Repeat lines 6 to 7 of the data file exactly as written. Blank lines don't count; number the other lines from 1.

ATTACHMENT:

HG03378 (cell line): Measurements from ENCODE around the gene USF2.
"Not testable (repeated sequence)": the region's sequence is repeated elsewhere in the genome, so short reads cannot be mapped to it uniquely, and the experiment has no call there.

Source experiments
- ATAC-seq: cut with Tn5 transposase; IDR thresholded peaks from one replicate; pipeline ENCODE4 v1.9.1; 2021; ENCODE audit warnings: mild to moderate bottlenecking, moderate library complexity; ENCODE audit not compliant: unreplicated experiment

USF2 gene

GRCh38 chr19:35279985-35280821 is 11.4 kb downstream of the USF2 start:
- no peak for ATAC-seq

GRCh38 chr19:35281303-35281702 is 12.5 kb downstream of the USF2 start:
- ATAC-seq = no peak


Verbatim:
GRCh38 chr19:35279985-35280821 is 11.4 kb downstream of the USF2 start:
- no peak for ATAC-seq